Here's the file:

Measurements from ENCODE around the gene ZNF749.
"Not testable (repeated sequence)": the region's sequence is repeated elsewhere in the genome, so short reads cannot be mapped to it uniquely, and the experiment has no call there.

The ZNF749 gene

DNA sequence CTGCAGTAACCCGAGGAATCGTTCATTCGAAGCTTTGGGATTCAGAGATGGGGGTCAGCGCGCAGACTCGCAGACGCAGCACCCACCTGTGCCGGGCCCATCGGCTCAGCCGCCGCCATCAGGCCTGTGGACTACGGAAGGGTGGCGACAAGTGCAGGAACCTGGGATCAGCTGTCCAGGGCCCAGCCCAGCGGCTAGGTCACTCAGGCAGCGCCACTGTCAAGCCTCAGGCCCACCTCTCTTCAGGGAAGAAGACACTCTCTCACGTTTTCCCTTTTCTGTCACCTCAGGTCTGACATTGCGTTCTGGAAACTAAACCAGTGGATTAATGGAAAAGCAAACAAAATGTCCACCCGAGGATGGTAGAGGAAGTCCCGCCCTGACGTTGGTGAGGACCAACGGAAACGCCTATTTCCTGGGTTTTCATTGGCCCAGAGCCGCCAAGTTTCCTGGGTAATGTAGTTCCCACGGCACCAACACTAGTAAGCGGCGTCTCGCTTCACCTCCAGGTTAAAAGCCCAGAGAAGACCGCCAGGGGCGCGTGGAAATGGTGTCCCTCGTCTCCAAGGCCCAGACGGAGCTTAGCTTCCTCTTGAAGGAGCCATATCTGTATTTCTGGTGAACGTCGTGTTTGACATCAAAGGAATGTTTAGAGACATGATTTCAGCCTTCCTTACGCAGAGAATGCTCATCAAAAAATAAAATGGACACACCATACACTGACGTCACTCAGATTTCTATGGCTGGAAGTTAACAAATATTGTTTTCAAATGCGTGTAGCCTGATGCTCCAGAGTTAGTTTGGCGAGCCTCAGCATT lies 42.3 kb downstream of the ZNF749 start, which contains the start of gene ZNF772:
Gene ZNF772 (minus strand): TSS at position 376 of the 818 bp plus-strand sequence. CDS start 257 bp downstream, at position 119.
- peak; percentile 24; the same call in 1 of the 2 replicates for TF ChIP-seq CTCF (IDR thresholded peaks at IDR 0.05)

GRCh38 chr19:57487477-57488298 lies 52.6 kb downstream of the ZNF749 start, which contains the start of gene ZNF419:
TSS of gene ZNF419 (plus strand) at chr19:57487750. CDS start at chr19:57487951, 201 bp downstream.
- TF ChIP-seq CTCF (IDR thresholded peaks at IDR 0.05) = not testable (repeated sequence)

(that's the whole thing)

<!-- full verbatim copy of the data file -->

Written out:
Measurements from ENCODE around the gene ZNF749.
"Not testable (repeated sequence)": the region's sequence is repeated elsewhere in the genome, so short reads cannot be mapped to it uniquely, and the experiment has no call there.

The ZNF749 gene

DNA sequence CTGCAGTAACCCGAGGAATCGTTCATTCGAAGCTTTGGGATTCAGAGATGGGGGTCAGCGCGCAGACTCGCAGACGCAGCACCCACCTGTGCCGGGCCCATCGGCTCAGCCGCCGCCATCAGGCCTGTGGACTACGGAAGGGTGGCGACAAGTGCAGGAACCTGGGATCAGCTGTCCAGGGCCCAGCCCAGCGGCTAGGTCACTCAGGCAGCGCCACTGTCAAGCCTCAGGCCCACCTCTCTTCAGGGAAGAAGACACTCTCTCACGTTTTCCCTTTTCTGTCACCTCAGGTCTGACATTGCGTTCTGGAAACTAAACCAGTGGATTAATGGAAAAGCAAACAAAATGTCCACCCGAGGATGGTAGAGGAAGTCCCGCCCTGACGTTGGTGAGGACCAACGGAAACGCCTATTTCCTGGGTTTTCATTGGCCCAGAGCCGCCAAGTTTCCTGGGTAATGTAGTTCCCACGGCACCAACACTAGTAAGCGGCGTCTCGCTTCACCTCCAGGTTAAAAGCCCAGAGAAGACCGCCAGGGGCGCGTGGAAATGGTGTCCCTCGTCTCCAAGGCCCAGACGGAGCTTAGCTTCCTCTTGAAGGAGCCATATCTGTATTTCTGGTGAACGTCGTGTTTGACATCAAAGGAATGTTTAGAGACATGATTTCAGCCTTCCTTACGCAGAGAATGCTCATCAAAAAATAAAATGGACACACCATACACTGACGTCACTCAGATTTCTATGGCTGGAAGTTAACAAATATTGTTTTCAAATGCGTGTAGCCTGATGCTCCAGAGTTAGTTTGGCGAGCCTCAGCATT lies 42.3 kb downstream of the ZNF749 start, which contains the start of gene ZNF772:
Gene ZNF772 (minus strand): TSS at position 376 of the 818 bp plus-strand sequence. CDS start 257 bp downstream, at position 119.
- peak; percentile 24; the same call in 1 of the 2 replicates for TF ChIP-seq CTCF (IDR thresholded peaks at IDR 0.05)

GRCh38 chr19:57487477-57488298 lies 52.6 kb downstream of the ZNF749 start, which contains the start of gene ZNF419:
TSS of gene ZNF419 (plus strand) at chr19:57487750. CDS start at chr19:57487951, 201 bp downstream.
- TF ChIP-seq CTCF (IDR thresholded peaks at IDR 0.05) = not testable (repeated sequence)